Little Amal’s trans-European journey begins its final phase on Tuesday when the giant puppet of a nine-year-old Syrian girl reaches the UK.
Little Amal – 3.5 meters tall – will arrive in Folkestone, Kent, as part of an initiative to raise awareness of the problems faced by young migrants.
The project, called The Walk, is by the team that reproduced the refugee camp of Calais The Jungle on stage.
David Lan, a producer, said it was “challenging” but “incredible”.
In Folkestone, Little Amal will appear on the beach to the sound of bells, before moving onto a disused railway where local choirs and singers will perform a new work by Anil Sebastian of London Contemporary Voices.
Little Amal was built by the Handspring Puppet Company, which previously made the equine stars of the stage version of War Horse.
Director Stephen Daldry, another producer, previously said Little Amal was “possibly the most ambitious public art project ever attempted”.
It takes three puppeteers to operate the puppet; a wader that also gives life to his face and one on each of his arms.
There is a total team of 11 puppeteers, including two from refugee backgrounds. The puppet is made of shaped cane and carbon fiber.
Little Amal, whose name means “hope” in Arabic, began her 5,000km journey in Gaziantep, Turkey, on July 27 and traveled through Greece, Italy, Switzerland, Germany, Belgium and France.
The aim was to shed light on the stories of the millions of displaced refugee children he represents.
On the final leg of her journey, Little Amal will visit Canterbury, London, Oxford, Coventry, Birmingham, Sheffield and Barnsley before the 14-week traveling street theater complex concludes in Manchester on 3 November.
Since leaving Gaziantep, Little Amal and her entourage of around 25 people have had to contend with Covid’s border requirements to cross to cross to the next country on their itinerary.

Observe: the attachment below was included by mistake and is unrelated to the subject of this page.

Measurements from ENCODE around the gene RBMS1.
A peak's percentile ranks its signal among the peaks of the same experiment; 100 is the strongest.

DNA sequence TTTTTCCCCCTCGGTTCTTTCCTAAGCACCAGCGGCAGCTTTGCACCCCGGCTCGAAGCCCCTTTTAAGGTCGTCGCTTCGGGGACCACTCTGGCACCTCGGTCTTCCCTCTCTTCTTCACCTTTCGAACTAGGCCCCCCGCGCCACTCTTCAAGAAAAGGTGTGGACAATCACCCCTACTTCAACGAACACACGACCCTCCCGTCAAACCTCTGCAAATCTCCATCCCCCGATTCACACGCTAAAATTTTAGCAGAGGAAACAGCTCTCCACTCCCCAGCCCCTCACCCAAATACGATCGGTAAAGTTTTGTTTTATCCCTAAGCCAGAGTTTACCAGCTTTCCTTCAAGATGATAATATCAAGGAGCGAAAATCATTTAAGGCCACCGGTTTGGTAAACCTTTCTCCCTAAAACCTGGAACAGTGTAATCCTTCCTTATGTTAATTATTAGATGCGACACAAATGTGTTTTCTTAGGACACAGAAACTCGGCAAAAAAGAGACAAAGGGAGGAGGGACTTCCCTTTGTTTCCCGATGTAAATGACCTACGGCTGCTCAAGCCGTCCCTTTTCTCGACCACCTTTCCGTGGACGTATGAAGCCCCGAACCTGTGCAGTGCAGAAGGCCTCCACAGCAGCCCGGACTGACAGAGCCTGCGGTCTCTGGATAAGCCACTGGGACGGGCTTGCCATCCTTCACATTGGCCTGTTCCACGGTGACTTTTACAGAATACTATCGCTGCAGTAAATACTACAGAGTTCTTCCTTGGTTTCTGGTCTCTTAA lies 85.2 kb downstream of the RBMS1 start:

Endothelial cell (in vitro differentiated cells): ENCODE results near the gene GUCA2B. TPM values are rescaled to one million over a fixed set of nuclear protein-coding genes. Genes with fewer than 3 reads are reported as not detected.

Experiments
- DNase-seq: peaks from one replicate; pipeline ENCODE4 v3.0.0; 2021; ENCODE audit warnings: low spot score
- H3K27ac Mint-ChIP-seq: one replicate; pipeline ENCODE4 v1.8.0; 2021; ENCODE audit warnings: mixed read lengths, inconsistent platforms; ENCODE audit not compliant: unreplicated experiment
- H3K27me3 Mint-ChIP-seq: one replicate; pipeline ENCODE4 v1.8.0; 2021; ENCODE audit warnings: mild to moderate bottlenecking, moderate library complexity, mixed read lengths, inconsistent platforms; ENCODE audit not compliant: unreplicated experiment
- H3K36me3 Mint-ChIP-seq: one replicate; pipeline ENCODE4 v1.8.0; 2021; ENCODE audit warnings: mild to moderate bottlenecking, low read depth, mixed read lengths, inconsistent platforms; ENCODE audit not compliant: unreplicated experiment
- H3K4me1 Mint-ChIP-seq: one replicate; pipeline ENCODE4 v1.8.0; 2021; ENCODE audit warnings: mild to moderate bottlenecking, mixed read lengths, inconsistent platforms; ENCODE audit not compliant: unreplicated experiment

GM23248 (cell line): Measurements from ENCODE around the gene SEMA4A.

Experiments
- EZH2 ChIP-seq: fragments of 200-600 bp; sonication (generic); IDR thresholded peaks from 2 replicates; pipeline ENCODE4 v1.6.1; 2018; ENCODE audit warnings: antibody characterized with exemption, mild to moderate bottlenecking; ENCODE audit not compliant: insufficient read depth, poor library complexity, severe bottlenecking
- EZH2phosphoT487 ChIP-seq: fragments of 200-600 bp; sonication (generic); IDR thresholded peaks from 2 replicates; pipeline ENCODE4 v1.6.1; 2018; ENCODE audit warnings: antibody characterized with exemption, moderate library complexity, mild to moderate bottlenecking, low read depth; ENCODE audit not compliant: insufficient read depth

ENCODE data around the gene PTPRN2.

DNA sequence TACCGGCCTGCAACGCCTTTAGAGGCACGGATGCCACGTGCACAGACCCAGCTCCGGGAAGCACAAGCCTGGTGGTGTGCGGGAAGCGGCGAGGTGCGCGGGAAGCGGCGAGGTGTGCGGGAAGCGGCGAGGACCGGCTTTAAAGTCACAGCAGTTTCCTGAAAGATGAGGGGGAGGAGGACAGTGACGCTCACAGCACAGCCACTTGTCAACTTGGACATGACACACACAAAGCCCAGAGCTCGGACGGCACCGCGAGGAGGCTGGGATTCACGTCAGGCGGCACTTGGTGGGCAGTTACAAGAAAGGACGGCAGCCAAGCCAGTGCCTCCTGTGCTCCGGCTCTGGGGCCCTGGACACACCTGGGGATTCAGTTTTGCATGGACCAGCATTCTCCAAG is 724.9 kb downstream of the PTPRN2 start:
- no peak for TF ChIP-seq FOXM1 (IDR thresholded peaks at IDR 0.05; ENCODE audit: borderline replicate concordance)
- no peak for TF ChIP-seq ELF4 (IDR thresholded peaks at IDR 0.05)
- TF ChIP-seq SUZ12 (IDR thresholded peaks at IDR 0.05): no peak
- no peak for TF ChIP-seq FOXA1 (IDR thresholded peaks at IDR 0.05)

Along the way they took part in concerts, parties and workshops. And in Rome, little Amal was welcomed by Pope Francis.
Thousands of locals walked with her through their town or village. Only in one place has hostility been found: Kalambaka, in northern Greece.
The village council said it did not want to welcome a “Muslim doll from Syria”.
In London, Little Amal will celebrate its 10th birthday, with a cake designed by chef Yotam Ottolenghi, on Sunday 24 October on the occasion of a party at the V&A, to which children from all over the capital have been invited.
Art director Amir Nizar Zuabi said the visit to London was “a new adventure”.
“This is a bittersweet moment of meeting a city he has heard a lot about, but also coming of age as he celebrates his first birthday away from his parents.”
There will also be events throughout the city, including St Paul’s Cathedral, Westminster Cathedral, Royal Opera House, V&A, Southbank Center, Roundhouse, National Theater and Trafalgar Square.
And while The Walk will culminate in Manchester, there will be a free large-scale outdoor event titled When the Birds Land, produced by the Manchester International Festival.
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